A Picture is Worth a Thousand Words - and Maybe $150,000!
A bank manager decides to update the bank’s website. The IT manager assigned the project wants to include photographs and images to enhance the information on the website. The IT manager uses several photographs from the Internet. The newly designed website also features a great photograph of the bank that one of the tellers had posted on Facebook. On the site, the teller is credited as the photographer. The IT manager also includes a photograph of the bank lobby she took herself during a busy Friday afternoon that showed several bank clients and employees interacting. She knows this will help illustrate the bank’s well-known reputation for providing stellar customer service. The end result is a visually interesting website designed to attract and maintain customers. With great fanfare, the bank launches its new website.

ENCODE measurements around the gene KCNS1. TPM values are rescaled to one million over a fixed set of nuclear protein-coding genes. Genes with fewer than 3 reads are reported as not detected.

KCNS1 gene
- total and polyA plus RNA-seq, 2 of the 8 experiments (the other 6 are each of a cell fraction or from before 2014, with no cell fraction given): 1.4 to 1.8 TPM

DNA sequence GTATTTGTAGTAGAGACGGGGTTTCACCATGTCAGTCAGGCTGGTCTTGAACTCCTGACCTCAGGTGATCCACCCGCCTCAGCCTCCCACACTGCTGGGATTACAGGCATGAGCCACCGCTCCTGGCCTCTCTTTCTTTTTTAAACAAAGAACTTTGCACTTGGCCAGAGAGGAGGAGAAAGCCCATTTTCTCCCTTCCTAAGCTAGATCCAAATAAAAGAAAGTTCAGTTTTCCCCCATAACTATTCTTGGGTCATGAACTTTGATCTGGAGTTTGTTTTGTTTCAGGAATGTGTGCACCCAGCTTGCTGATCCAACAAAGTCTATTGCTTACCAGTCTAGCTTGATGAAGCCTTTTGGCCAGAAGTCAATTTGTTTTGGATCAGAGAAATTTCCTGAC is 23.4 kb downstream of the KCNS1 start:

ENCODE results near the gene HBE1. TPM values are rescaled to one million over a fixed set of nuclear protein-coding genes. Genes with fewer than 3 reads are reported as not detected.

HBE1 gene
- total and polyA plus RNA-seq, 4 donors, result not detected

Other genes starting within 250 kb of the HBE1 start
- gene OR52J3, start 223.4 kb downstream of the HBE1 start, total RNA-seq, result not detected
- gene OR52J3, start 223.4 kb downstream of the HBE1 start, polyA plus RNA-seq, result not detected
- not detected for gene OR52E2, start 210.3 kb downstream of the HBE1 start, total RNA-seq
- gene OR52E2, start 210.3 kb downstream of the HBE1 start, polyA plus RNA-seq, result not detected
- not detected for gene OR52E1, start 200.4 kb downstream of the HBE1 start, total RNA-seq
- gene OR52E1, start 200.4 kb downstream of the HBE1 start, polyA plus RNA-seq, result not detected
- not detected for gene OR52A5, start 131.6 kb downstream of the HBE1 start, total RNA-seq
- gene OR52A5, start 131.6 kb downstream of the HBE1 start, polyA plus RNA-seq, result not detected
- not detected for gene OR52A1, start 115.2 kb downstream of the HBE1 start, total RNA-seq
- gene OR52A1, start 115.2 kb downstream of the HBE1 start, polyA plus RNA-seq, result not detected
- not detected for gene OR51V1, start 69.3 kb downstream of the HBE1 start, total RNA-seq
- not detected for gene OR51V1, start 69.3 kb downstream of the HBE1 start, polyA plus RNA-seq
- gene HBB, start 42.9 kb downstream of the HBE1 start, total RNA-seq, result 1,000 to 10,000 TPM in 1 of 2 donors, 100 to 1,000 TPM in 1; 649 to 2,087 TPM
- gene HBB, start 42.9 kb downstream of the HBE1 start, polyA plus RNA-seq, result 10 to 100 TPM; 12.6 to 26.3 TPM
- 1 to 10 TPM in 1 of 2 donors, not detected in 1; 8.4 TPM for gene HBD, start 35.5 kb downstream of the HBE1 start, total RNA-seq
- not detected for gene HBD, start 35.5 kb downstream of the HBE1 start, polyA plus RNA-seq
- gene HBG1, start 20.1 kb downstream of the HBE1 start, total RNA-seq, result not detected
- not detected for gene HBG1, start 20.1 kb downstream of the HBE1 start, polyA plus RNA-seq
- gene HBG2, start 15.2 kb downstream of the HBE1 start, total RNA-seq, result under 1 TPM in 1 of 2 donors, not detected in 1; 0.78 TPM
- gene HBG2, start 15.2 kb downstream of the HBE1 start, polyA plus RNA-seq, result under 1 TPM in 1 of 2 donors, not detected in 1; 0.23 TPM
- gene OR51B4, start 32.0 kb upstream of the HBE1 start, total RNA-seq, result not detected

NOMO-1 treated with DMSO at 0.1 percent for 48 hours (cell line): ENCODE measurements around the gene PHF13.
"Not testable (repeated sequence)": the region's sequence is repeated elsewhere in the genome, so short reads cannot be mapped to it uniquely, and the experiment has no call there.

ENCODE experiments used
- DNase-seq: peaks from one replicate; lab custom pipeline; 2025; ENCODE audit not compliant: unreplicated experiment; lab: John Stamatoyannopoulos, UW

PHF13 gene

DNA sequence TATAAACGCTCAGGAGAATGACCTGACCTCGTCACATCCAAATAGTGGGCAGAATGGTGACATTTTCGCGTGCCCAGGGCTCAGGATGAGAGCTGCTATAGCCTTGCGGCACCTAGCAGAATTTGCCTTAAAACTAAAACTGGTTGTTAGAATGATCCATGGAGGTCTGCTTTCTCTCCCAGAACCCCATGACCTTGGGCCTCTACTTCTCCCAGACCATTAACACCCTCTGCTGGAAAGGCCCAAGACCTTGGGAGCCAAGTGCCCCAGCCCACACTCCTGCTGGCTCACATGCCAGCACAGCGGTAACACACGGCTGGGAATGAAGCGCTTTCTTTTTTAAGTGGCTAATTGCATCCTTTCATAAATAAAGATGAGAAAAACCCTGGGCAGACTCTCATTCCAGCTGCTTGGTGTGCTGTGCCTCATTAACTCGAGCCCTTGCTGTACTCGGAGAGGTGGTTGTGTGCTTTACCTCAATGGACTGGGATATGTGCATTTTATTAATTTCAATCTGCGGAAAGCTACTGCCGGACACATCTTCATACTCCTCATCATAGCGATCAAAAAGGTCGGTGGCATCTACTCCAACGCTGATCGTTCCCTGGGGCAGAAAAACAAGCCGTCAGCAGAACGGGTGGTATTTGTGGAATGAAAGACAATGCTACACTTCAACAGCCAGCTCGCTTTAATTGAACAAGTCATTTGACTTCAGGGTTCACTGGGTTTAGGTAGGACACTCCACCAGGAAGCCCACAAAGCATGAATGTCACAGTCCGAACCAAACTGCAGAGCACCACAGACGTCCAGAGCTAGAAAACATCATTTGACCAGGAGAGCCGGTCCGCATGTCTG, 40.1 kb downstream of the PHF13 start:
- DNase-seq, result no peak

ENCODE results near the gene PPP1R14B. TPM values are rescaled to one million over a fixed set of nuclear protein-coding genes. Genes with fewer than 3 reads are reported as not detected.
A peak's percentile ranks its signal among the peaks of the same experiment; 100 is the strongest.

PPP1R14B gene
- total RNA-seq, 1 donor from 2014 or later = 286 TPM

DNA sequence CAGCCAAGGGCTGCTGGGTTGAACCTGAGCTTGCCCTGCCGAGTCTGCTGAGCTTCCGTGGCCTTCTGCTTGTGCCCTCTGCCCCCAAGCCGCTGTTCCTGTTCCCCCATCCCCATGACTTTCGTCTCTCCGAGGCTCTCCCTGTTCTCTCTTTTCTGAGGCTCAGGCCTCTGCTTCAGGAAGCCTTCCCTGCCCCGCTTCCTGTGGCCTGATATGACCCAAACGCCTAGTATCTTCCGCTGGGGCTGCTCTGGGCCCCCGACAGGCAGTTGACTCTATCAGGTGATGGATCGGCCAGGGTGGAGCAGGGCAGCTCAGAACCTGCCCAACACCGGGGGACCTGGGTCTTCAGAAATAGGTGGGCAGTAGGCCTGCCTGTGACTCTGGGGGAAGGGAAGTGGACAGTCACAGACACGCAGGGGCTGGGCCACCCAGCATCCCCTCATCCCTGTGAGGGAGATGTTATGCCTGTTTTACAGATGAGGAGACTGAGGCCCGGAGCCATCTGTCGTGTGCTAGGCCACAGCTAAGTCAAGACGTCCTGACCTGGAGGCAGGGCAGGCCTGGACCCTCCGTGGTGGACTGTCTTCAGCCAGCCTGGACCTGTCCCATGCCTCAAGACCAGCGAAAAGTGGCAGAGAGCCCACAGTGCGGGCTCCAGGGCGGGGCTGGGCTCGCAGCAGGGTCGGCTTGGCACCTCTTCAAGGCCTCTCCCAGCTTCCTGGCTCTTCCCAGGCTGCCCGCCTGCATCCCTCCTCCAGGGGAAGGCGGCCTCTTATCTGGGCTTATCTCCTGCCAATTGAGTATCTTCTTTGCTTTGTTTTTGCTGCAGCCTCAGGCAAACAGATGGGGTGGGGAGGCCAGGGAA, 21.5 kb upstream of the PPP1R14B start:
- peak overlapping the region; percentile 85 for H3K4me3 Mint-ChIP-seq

The website does generate a lot of interest in the bank and glowing comments from bank customers. Within a week of launching the website, however, the bank receives letters from individuals demanding that the bank remove certain photographs. Each also demands money and threatens legal action if the bank fails to comply with the demands. The bank manager is also contacted by the attorney of a bank customer, a professional athlete, who was in the lobby photograph. The athlete is unhappy his image is being used to promote the bank without his permission and is threatening a lawsuit. The teller, who makes money selling his photographs, speaks to the bank manager about the unauthorized use of the photograph and asks to be fairly compensated for the use. Finally, the bank’s Internet service provider informs the bank it has